July of 2022 was a heady time for IndyCar drivers who harbored Formula One dreams.
The long-broken bridge that once sent Michael Andretti and Sebastien Bourdais from IndyCar's mountaintop to F1's taller peak was being rebuilt, or so we thought, as no fewer than three Indy aces began testing with McLaren. Less than two years later, only one of the F1 aspirants remains standing, Arrow McLaren star Pato O'Ward.
The engaging Mexican, who finished fourth in the IndyCar standings in 2023, continues to find himself in the warm embrace of motor racing's most popular series while two of his closest IndyCar rivals have been cast aside.
Following an extended period of inactivity, when drivers in the American open-wheel series held no interest to the F1 paddock, the first step to correct the issue was made by McLaren. The Woking, England-based team signed Andretti Autosport's Colton Herta to test for its F1 outfit at the same time his team owner, 1991 CART IndyCar Series champion and 1993 McLaren F1 driver Michael Andretti, was actively seeking to buy the Alfa Romeo team and join the world of grand prix competition as an entrant.
Herta's July 2022 run in Portugal under the TPC regulations -- Testing of Previous Car -- allowed the Californian to show his natural speed and rapid computing capabilities while affirming his readiness to race in F1 if Andretti could find a way into the exclusive field.
Despite being a routine winner in IndyCar, Herta's pathway to F1 was anything but straightforward as he lacked the requisite number of super license points to race in F1. Through the McLaren testing arrangements, though, there was hope for a favorable resolution that would land the young star on the grid with Andretti or another team in the interim.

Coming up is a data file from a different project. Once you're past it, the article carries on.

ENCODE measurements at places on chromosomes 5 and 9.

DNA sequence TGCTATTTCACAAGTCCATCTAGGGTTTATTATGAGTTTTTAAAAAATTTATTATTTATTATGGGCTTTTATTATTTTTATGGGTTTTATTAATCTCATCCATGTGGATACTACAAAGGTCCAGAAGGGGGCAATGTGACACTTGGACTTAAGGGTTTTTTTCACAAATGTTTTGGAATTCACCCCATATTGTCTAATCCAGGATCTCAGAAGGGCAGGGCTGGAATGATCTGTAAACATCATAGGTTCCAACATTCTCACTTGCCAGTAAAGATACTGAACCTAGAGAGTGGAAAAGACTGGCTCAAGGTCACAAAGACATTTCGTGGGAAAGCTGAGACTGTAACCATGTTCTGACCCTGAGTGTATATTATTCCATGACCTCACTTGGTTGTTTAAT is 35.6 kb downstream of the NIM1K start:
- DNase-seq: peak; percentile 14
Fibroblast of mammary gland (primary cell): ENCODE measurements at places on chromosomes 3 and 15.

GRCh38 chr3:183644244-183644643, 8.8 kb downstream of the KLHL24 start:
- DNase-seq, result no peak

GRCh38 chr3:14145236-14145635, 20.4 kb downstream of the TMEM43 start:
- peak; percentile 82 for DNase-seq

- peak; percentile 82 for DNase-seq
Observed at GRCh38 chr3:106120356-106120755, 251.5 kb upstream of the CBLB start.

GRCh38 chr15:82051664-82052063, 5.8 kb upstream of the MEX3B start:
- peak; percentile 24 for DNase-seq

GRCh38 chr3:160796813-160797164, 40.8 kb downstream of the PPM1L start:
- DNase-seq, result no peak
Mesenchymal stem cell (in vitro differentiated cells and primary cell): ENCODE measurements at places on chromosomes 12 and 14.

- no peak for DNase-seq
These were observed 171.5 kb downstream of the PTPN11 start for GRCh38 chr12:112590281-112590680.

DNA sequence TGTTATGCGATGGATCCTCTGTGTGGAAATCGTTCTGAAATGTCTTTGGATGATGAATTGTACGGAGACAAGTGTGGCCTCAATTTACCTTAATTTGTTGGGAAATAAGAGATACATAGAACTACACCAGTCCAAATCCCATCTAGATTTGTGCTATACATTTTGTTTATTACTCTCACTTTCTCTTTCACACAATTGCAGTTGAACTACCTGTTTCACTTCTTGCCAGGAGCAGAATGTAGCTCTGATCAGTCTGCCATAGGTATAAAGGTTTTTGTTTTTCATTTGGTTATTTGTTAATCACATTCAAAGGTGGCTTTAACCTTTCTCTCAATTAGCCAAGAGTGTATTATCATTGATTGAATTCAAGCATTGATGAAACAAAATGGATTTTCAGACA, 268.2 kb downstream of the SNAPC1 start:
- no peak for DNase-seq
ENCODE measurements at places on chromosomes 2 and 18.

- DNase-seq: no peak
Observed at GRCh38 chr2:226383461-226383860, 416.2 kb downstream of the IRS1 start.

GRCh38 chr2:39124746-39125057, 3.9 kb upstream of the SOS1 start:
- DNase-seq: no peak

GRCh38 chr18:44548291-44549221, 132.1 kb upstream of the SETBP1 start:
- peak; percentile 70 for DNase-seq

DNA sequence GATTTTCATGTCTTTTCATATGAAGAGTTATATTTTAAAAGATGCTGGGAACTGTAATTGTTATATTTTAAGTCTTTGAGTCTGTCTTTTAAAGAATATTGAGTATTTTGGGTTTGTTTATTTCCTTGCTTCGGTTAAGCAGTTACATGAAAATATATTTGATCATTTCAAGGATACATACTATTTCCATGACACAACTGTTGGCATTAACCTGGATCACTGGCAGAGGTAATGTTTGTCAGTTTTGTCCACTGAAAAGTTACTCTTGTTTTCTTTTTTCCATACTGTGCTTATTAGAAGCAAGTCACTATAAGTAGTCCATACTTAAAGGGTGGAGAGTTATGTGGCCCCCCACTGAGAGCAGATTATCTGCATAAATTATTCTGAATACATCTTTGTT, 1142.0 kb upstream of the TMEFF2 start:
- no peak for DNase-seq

Amid F1 teams' heavy and sustained resistance to the efforts of Cadillac Andretti Global to join the grid, any immediacy to continue testing with Herta has been lost. Rumored to have signed a lucrative long-term contract with Andretti, Herta will be ready to resume the getting-ready-for-F1 process if Andretti Global somehow gains approval from the likes of Red Bull, Mercedes and the rest to become F1's 11th entrant, but the odds aren't in Andretti's or Herta's favor.
Chip Ganassi Racing's Álex Palou, IndyCar's reigning champion, conducted his first F1 test for McLaren last year in September and impressed during his Free Practice 1 debut at Circuit of The Americas in October. McLaren CEO Zak Brown had big plans for Palou in IndyCar and potentially in F1 after Palou was able to negotiate a new contract with Ganassi last year that would allow him to leave for McLaren after the 2023 IndyCar season was complete.
With eyes fixed on the future, McLaren handed Palou his most recent F1 test run in June at the Hungaroring. Just as he engineered an exit from Ganassi to eventually join McLaren, Palou had a change of heart this past summer and informed Brown and McLaren of his intent to stay with Ganassi in 2024 and beyond. Alleged to have signed a contract and received advance monies from McLaren, Palou's access to F1 met its end with McLaren, who is pursuing an eight-figure judgement in its favor through a lawsuit filed in the U.K.
That leaves O'Ward, the 24-year-old rocket from Monterrey, who spent last week in Palou's native country of Spain conducting another TPC outing for McLaren at Circuit de Barcelona-Catalunya, as IndyCar's lone hope for representation in F1. From all the promising news of multiple IndyCar drivers being on the verge of F1 roles to McLaren focusing all its testing energies on its lead IndyCar driver, O'Ward has become an important part of Brown's crossover plans for the full-time driver of the No. 5 Arrow McLaren Chevy.
"From day one, Pato has been part of our potential Formula One plans, and always needs to be very focused on IndyCar first, but you never know what happens in motor racing," Brown told ESPN. "Only up until recently has Pato been in a position to secure his super license.